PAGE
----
Is it possible to develop and optimise sorbent materials for sustainable ammonia synthesis?
May 17, 2023
Green ammonia (NH3) is an essential compound for the decarbonisation of the energy system of the future. It is a prominent hydrogen storage molecule (hydrogen density of 10.7 kgH2/100L) and it can be liquefied at 1 MPa and 25°C, making easy its transportation. However, ammonia production suffers from thermodynamic constraints. High pressures (>100bar) and high temperatures (>400°C) are typically required in the industrial Haber-Bosh (HB) process, resulting in significant energy consumption and reactor volumes.
With the introduction of ammonia sorbent materials in the reactor, it is possible to shift the equilibrium towards the product (NH3), increasing the hydrogen conversion. The use of sorbent materials has the potential to reduce the pressure and the temperature needed for the ammonia synthesis process, making it more efficient and less energy intensive.
In the framework of the HySTrAm project, Eindhoven University of Technology aims to synthetise, characterise and test materials capable of effectively absorbing ammonia allowing the integration of ammonia synthesis and absorption. The university will experimentally investigate the sorbents multicyclic stability at milder conditions than the conventional HB process (i.e T<400˚C and p20 bar). The results of these studies will allow us to select the best preforming material aiming at the highest ammonia sorption capacity.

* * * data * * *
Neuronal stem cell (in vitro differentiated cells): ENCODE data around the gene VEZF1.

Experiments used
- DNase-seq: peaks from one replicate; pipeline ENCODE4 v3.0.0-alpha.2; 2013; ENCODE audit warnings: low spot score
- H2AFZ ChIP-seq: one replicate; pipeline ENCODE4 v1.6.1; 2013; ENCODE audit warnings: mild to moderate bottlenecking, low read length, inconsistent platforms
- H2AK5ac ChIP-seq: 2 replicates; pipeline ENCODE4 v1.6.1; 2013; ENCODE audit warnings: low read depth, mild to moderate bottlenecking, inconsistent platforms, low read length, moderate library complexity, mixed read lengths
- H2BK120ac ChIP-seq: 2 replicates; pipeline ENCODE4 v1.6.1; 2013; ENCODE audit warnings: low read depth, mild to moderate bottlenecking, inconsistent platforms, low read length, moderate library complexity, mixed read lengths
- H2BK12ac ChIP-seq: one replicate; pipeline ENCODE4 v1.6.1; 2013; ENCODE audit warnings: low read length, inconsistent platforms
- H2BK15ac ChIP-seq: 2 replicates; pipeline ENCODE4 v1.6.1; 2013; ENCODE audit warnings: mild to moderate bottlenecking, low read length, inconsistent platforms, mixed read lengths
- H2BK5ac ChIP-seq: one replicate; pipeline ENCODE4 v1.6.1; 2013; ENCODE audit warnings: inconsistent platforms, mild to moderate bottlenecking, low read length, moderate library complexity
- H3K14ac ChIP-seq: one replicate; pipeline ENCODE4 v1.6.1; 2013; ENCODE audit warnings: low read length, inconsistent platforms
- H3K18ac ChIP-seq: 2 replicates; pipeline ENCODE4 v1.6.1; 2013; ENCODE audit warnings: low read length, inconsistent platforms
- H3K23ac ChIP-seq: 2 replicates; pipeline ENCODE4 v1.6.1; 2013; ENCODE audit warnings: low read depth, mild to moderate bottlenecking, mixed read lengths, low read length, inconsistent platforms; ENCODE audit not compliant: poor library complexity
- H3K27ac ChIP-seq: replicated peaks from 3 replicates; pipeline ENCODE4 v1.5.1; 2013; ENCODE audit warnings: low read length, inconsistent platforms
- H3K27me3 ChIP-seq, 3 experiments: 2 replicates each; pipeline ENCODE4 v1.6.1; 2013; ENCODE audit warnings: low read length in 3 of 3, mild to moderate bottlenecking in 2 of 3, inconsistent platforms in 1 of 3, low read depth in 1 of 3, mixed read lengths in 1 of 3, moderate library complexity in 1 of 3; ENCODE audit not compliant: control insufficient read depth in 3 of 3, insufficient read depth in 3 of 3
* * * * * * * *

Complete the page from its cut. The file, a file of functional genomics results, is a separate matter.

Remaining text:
During the first year of the project, Eindhoven University of Technology has developed a first batch of sorbent materials at lab scale following scalable synthesis procedures and varying different parameters such as active phase and support.
To understand the influence of the tuning parameters listed above, these materials are firstly characterised using X-ray photoelectron spectroscopy (XPS) analysis, to determine the chemical composition of the surface, X-ray diffraction (XRD) analysis, to determine the crystalline phase, Brunauer-Emmett-Teller (BET) and Barrett-Joyner-Halenda (BJH) elaboration of the N2 adsorption–desorption isotherms, to determine the specific surface area (S.A.) and pore volume (P.V.) and finally the Inductively Coupled Plasma Atomic Emission Spectroscopy (ICP-AES) to evaluate the bulk chemical composition.
For some of those materials, they have already tested the sorption capacity and their multicyclic stability in a small quartz tube reactor (schematic reported in Figure below) under exposure to a mixture of NH3 and N2 in a range of 150-300˚C and up to 8 bar.
During the upcoming months, the university will identify the best performing sorbent for ammonia by testing sorption capacity and multicyclic stability in a new experimental rig where it is possible to operate at conditions relevant for the HYSTRAM project, i.e, temperatures up to 300 ˚°C and pressures up to 40bar.